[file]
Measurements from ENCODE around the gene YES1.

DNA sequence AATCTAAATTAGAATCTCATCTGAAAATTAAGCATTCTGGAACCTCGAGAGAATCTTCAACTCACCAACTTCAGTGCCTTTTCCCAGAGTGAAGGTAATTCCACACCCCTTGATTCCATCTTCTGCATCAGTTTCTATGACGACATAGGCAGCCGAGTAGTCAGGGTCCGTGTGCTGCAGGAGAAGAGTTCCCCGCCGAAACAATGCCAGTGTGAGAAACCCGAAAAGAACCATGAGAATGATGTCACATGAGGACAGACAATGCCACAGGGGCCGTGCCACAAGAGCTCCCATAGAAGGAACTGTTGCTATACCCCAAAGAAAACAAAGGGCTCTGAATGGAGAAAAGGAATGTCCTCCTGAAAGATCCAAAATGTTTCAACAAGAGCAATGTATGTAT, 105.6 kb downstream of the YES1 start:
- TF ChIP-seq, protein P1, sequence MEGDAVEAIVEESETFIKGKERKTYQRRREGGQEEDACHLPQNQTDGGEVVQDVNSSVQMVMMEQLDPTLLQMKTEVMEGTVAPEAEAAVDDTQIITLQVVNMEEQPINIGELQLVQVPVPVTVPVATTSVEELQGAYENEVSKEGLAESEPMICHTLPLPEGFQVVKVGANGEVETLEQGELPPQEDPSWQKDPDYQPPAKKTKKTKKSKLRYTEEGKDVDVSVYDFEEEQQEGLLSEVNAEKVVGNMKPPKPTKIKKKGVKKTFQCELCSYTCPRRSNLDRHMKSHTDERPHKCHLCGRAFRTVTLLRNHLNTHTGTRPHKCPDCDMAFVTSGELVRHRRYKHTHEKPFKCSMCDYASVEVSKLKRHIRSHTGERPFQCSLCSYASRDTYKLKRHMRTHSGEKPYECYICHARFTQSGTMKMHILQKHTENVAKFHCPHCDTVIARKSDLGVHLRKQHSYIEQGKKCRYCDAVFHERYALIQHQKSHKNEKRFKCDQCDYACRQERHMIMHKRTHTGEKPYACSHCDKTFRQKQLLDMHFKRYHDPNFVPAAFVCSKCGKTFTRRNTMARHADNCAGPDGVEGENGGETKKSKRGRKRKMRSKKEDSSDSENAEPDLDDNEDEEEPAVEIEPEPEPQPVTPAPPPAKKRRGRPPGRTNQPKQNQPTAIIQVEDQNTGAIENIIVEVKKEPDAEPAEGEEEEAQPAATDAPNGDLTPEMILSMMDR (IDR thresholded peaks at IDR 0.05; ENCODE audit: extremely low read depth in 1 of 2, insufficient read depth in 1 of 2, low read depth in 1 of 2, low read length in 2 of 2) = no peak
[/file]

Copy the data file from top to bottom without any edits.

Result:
Measurements from ENCODE around the gene YES1.

DNA sequence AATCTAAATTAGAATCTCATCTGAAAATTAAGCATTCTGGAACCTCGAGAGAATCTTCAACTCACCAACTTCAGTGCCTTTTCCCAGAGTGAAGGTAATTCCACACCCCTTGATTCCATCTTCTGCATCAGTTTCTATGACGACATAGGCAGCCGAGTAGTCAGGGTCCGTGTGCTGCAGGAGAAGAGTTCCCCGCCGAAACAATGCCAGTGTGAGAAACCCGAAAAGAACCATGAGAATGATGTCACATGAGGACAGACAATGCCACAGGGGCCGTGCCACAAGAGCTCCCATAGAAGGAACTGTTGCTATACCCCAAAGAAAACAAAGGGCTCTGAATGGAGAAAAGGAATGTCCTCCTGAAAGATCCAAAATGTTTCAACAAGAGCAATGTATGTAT, 105.6 kb downstream of the YES1 start:
- TF ChIP-seq, protein P1, sequence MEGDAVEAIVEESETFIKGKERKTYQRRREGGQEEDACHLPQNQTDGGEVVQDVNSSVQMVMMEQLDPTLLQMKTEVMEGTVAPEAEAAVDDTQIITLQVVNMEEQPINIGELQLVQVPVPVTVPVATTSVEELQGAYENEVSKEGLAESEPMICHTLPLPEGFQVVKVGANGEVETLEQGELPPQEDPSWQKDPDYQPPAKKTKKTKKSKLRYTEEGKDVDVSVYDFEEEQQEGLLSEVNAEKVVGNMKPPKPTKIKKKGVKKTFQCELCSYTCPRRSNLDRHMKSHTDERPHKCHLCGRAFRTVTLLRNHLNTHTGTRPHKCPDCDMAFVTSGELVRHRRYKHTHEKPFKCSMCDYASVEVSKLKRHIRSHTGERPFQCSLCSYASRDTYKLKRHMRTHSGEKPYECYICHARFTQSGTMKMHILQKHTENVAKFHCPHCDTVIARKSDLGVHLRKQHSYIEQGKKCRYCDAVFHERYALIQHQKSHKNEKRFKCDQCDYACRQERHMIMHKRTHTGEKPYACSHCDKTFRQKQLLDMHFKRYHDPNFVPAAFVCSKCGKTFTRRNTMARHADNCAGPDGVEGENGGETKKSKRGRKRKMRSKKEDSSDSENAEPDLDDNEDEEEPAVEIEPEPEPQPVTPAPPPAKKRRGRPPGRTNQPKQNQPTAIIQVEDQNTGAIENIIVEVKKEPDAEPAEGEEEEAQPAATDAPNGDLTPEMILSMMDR (IDR thresholded peaks at IDR 0.05; ENCODE audit: extremely low read depth in 1 of 2, insufficient read depth in 1 of 2, low read depth in 1 of 2, low read length in 2 of 2) = no peak